Early Moths and Tornadoes

Yesterday evening, following a day of warm temperatures, the warmest day so far in 2017, a line of thunderstorms swept across the state. In some places the storms also brought the first hail and the first tornadoes. The tornado that touched down near Anna Lake, west of Zimmerman and near several natural areas I visit most summers, was, according to the news, the earliest tornado on record for Minnesota by about two weeks. I later learned that this same tornado, touching down a few miles further north, vacuumed the ice off a section of Little Elk Lake.

After the thunderstorms pushed through Northfield (thankfully no tornadoes here), I collected the first Spring Cankerworm Moth which had landed by the front door light. Always one of the first moths of the year, this is the earliest date I've recorded. Last year the first was observed one day later, on March 8th. In 2015, the first observation was on March 16th. And the year before that, when I was obviously less vigilant, the date I first saw the moth was April 12th (probably not an accurate early date). Only the males of this species have wings. The females are flightless and kind of look like midget walruses.

In the afternoon, I attended a volunteer appreciation meeting for the Wasp Watchers Program, a biosurveillance program for the detection of the invasive Emerald Ash Borer. While not an official volunteer to the program, I had submitted an observation after finding a Cerceris fummipennis nest in Northfield which was enough to make the invitation list since it's the wasp being watched. The meeting was held at Hodson Hall on the University of Minnesota St Paul Campus. To start things off, three entomology graduate students shared their 'outreach arthropods' with us—Madagascar Hissing Cockroaches, Death-feigning Beetles, Darkling Beetles and larvae, giant millipedes, and a Rose Tarantula, providing lively accompaniment to cookies and coffee. Jennifer Schultz, director of the Wasp Watchers program, led the meeting, summarizing the previous year's results.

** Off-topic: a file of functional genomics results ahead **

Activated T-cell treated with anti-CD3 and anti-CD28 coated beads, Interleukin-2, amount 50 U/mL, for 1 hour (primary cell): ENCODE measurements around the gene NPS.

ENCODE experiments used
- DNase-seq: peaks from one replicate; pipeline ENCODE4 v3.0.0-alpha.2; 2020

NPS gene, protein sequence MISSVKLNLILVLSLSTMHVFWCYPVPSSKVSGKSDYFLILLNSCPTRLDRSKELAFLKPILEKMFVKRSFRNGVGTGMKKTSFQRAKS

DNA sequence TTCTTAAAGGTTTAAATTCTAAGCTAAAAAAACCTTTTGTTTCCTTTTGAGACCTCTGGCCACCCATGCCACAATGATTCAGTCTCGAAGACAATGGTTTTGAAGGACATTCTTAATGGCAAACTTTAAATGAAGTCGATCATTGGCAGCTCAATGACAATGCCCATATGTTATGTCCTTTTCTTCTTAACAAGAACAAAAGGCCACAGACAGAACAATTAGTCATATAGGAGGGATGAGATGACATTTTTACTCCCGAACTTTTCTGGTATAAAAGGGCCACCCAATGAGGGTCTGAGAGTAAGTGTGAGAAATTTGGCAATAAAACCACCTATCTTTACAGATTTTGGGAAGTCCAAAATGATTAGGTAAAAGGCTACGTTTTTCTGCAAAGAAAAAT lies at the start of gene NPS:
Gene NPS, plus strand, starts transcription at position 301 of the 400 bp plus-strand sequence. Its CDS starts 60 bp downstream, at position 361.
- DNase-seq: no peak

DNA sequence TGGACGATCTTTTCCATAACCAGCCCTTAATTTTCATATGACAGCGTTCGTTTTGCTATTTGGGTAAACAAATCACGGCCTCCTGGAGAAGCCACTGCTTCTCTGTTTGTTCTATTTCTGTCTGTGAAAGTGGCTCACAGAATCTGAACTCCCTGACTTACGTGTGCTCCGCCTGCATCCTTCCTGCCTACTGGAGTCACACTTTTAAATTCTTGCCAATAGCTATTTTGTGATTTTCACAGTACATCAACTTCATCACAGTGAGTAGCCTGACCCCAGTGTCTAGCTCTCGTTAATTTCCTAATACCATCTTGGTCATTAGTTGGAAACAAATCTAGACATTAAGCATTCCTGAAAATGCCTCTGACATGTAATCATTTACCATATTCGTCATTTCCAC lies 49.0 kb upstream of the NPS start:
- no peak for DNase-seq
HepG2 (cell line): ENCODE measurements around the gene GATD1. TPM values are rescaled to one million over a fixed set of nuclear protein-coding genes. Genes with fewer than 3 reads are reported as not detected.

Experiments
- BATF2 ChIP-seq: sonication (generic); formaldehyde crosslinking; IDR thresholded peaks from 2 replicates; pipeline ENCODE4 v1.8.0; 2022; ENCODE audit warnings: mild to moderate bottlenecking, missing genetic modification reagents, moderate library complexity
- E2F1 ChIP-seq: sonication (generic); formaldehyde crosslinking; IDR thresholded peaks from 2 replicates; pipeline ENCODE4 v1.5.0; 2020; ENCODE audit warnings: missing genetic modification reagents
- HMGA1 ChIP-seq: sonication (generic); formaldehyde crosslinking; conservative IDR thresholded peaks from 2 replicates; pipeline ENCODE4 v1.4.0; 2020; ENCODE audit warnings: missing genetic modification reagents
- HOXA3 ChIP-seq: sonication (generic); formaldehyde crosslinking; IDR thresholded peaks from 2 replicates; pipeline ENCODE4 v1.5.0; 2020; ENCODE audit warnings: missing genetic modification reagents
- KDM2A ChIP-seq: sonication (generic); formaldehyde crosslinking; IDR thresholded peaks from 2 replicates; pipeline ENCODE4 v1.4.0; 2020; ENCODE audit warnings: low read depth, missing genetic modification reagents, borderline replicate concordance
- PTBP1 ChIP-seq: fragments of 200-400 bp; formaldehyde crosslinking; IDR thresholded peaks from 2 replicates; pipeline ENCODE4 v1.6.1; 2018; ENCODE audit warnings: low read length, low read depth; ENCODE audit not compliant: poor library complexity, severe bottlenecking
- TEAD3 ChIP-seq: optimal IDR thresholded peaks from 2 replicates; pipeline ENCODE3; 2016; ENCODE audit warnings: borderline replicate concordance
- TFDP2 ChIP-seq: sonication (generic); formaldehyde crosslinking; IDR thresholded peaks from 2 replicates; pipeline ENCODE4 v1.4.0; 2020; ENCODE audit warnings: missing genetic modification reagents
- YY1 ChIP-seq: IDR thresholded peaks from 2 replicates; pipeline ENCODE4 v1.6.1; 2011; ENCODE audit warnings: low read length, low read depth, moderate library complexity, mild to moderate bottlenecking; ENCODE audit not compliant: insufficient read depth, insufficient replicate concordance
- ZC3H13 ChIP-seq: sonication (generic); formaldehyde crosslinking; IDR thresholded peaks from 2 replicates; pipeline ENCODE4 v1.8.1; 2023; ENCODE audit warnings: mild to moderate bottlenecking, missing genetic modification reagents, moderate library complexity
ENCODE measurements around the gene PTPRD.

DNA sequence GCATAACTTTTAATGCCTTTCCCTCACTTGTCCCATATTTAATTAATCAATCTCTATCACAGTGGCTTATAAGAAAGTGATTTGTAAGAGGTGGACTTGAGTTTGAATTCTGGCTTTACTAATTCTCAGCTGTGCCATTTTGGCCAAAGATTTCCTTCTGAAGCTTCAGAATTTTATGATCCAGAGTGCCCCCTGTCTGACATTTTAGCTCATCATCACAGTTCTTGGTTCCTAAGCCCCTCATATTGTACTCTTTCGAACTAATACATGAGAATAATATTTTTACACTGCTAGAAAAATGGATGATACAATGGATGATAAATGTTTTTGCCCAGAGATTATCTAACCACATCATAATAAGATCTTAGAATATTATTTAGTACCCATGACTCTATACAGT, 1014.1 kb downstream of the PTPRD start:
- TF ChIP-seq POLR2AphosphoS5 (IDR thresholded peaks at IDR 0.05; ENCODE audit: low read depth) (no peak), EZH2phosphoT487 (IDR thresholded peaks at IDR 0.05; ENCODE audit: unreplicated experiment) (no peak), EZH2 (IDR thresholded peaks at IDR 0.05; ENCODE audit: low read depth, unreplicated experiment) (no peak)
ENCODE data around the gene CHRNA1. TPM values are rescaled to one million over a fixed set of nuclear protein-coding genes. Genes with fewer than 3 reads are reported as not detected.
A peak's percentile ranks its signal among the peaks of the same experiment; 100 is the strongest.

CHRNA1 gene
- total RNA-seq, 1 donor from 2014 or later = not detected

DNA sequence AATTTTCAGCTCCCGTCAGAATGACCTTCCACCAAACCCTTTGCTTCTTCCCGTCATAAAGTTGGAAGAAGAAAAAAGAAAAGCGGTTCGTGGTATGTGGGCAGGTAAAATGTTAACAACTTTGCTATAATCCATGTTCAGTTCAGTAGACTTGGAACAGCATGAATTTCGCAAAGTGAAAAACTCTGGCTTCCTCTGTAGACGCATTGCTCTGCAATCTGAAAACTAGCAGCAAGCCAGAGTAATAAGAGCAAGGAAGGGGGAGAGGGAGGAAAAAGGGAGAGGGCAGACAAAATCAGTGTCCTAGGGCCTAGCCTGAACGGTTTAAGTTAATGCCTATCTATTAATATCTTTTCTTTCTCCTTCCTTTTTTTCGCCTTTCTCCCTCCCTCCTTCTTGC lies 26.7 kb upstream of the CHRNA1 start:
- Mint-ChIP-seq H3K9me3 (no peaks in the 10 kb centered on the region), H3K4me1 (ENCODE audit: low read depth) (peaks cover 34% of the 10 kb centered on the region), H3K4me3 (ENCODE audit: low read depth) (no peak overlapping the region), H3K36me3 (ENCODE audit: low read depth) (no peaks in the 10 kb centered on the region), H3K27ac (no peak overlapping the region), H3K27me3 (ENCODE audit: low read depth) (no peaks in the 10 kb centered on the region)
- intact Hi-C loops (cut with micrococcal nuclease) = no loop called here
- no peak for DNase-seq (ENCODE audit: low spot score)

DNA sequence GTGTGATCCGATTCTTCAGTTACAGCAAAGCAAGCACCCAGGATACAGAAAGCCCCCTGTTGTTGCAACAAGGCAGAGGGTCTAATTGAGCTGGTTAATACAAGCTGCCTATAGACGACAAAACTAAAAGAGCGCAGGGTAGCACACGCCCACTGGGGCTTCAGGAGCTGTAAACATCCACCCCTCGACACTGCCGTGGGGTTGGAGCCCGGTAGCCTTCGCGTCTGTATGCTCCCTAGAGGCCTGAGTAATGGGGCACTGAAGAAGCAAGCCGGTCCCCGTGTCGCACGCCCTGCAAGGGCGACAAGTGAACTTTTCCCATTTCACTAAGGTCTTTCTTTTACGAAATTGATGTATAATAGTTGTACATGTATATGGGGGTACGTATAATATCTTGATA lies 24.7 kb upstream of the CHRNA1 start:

After Jennifer's presentation, we visited the U of MN insect collection and met the curator, Robin Thomson. This is a large collection, rows and rows of metal cabinets, nearly floor to ceiling. Each metal cabinet contained many wooden drawers filled with pinned insects. How satisfying to finally visit this collection. Many friends and odonatologists had spent time working here and I had missed several chances to help them. The wonder of looking at the insects in the collection intertwined with nostalgia for those long-ago student days when I spent many many hours in the nearby Entomology Library, around thirty years ago now..

From the U of MN, I drove south to give a slide presentation on wasps and bees and dragonflies to the Red Wing Master Gardeners. Curiously, many of the people were up-in-arms, out-of-sorts, and bent-out-of-shape about the recent discovery of the Emerald Ash Borer in a tree on Barn Bluff. Several people complained about the stupidity and irresponsibility of local residents who must have broken the firewood quarantine and introduced the beetle locally. Of course this was a possibility, but they seemed to forget that these beetles can fly and might have arrived there on their own.

Publicado por scottking scottking, 07 de março de 2017, 03:46 PM


Fotos / Sons




Março 7, 2017 09:01 AM CST


Spring Cankerworm Moth, male
Northfield, Minnesota


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